It’s all about the flavor

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ASIDE from roasting and serving specialty coffee, Craft Coffee Workshop also sells coffee equipment and accessories.

It was a bizarre and amusing sight: the barista was pouring the brewed coffee I had ordered into a wine glass. In the same way a sommelier would describe a bottle of merlot, he explained to me the flavors of the Ethiopia roast I was about to enjoy—citrusy with hints of jasmine, and light-bodied, almost like tea.

Craft’s upstairs lounge

Welcome to Craft Coffee Workshop, where one can enjoy coffee without the frills such as syrup, cream, even sugar. It’s not just a café—“it’s a place where we work on coffee,” says Sly Samonte, one of Craft’s managing partners. “It’s a place where we coffee people come together and work on roasting the coffee, perfecting the different brew methods.”

Craft offers single-origin coffee—beans are sourced from specific regions of different countries. Choose from Brazil Santos Yellow Bourbon, Costa Ricca Rubies Tarrazu, Ethiopia Yirgacheffee Peaberry, Rusty’s Hawaiian and Isla Custom Coffees, Panama Geisha La Esmeralda. Local beans include Atok Benguet, Datu Pepe Miarayon and Mataas Miarayon.

“We only serve specialty coffee, meaning coffee which is enjoyed for the flavor, rather than the functional benefit of the caffeine,” Samonte says.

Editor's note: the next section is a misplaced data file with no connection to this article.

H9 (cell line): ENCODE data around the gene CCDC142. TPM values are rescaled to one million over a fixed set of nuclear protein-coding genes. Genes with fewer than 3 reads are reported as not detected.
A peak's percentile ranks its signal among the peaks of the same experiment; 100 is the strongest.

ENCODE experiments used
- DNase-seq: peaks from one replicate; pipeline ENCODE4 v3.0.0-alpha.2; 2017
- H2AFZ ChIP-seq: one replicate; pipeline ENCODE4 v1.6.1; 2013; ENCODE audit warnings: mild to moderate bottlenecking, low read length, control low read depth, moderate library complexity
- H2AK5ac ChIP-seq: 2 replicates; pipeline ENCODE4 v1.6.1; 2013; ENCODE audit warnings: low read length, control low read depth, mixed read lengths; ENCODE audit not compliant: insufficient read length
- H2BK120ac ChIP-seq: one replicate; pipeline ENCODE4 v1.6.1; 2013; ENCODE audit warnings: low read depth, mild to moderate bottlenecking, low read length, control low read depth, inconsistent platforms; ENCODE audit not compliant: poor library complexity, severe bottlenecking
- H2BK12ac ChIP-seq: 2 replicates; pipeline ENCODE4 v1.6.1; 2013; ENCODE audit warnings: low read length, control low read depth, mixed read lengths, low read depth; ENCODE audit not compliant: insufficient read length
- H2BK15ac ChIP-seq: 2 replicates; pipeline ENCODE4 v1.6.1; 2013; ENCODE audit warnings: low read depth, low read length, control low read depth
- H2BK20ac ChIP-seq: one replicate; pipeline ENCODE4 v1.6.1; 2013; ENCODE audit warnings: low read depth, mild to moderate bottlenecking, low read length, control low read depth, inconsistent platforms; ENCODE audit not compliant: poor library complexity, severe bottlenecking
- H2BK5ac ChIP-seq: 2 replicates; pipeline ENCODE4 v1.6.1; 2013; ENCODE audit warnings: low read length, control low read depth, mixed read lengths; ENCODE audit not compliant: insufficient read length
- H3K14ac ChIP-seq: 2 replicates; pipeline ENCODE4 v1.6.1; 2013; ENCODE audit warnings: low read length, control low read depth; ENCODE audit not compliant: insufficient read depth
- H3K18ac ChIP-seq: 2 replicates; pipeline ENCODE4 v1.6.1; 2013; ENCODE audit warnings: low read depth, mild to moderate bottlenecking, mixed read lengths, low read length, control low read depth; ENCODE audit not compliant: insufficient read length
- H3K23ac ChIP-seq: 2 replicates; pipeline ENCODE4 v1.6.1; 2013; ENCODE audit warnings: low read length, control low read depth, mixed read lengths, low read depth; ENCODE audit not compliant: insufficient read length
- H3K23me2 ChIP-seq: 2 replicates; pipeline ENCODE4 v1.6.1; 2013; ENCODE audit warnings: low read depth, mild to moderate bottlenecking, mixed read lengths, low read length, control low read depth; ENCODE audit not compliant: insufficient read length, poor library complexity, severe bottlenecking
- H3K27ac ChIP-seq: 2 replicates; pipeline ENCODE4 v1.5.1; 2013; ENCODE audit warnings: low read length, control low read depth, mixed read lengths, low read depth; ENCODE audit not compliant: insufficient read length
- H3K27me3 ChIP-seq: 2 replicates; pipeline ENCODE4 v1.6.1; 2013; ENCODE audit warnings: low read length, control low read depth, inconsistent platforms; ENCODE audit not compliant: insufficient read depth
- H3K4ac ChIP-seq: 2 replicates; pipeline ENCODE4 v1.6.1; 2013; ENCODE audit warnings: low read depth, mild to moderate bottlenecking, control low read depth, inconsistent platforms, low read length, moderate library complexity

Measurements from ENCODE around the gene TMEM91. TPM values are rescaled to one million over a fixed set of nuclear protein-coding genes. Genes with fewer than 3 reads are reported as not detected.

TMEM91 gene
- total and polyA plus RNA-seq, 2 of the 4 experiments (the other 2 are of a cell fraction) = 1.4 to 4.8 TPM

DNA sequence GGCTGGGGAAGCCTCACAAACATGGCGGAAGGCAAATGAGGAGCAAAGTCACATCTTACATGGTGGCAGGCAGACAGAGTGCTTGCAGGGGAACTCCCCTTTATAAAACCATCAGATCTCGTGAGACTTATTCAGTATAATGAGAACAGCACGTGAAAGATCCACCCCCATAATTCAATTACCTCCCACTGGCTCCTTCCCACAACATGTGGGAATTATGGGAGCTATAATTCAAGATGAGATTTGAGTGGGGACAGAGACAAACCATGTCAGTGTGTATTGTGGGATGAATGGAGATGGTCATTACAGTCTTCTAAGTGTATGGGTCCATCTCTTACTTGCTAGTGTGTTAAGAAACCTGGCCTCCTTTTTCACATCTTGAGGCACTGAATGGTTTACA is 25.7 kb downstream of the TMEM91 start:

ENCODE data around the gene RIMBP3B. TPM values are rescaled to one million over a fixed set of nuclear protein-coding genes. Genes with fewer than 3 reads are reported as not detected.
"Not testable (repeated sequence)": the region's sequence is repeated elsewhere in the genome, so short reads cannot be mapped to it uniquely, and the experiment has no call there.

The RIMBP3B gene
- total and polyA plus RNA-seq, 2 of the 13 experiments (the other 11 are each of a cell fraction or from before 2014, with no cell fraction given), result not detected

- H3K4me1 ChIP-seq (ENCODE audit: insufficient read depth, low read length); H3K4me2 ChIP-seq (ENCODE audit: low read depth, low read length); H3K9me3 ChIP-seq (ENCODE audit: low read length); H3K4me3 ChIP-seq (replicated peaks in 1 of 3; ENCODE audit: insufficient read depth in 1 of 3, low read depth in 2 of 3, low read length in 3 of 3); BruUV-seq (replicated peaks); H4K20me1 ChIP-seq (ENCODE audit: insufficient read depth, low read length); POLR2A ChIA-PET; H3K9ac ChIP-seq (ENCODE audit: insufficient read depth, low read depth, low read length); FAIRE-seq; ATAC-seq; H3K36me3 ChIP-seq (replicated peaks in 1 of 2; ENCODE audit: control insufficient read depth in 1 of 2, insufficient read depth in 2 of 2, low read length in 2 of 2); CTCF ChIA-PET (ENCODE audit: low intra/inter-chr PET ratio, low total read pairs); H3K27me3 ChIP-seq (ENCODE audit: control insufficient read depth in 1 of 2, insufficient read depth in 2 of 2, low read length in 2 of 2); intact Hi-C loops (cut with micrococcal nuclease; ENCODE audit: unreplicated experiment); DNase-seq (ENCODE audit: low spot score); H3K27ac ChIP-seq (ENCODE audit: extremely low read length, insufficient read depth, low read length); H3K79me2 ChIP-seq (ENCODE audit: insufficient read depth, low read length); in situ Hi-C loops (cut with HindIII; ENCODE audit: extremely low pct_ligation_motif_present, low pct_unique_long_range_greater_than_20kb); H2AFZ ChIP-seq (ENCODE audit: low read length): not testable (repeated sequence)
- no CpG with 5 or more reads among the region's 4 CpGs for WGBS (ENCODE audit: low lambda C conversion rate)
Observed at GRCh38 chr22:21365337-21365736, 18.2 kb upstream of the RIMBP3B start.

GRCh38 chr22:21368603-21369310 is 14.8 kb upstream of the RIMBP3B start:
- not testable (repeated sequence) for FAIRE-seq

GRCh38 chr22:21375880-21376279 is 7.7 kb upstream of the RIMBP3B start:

Third Wave

Samonte, together with managing partners Raymond So and Peter Ong, opened Craft in July 2012. Craft is a Third Wave coffeehouse, or a café that focuses on “enjoying coffee for its flavor, and understanding its origins.”

SLY SAMONTE, Raymond So and Peter Ong, Craft Coffee Workshop’smanaging partners, with their KeepCups

“In essence, the Third Wave movement of coffee is all about drinking and tasting specialty coffee, as opposed to the Second Wave, which is about making coffee popular,” explains So. “The First Wave is all about the availability of canned ground coffee in supermarkets, which began in the ’30s and ’40s in the US. The term Third Wave started late 2002.”

Aside from roasting and serving specialty coffee, Craft makes it a point to educate its customers. Their baristas, who all come from the Barista Guild of the Philippines, are trained to explain to customers what is in the coffee they serve, as well as the flavors they can expect to taste.

One can also watch the baristas at work as they prepare the orders at the Espresso and Slow Brew Bar. If Samonte, So and Ong aren’t too busy, they do demos themselves.

For the more coffee-literate, you can specify the beans and brewing method you prefer. Craft has over 30 kinds of brewers, and follows four types of brewing methods: boiling, steeping/immersion, pour-over, pressure.

No sugar, please

BREWING fresh coffee using aV60 drip cone

Do not expect Craft baristas to serve sugar. “We want  people to try coffee in an unadulterated manner,” says So. “When you drink a latte, for example, there’s a natural sweetness in the milk and the coffee.”

They serve their brewed coffee in glasses because the glass helps cool the coffee. “You can taste more of the nuances of the coffee as it cools,” says Samonte. “For espresso there are many traditions, so we have different glasses for each tradition.”

The café is only one part of Craft Coffee Workshop. Here, actual coffee workshops are held, such as Coffee Appreciation, Home Barista and Professional Barista.